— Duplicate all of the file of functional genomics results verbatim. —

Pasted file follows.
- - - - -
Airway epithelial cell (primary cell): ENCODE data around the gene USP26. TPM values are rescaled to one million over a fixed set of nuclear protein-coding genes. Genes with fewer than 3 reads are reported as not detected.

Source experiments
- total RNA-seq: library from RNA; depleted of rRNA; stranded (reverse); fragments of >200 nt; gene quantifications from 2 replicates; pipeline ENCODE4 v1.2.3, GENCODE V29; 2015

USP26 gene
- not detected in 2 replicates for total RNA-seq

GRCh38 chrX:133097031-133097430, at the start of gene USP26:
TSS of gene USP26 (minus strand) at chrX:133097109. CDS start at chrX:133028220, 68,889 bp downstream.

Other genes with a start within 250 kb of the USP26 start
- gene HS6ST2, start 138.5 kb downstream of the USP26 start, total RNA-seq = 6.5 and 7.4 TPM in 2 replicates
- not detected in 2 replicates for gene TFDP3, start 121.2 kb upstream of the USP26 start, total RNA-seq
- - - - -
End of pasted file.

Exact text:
Airway epithelial cell (primary cell): ENCODE data around the gene USP26. TPM values are rescaled to one million over a fixed set of nuclear protein-coding genes. Genes with fewer than 3 reads are reported as not detected.

Source experiments
- total RNA-seq: library from RNA; depleted of rRNA; stranded (reverse); fragments of >200 nt; gene quantifications from 2 replicates; pipeline ENCODE4 v1.2.3, GENCODE V29; 2015

USP26 gene
- not detected in 2 replicates for total RNA-seq

GRCh38 chrX:133097031-133097430, at the start of gene USP26:
TSS of gene USP26 (minus strand) at chrX:133097109. CDS start at chrX:133028220, 68,889 bp downstream.

Other genes with a start within 250 kb of the USP26 start
- gene HS6ST2, start 138.5 kb downstream of the USP26 start, total RNA-seq = 6.5 and 7.4 TPM in 2 replicates
- not detected in 2 replicates for gene TFDP3, start 121.2 kb upstream of the USP26 start, total RNA-seq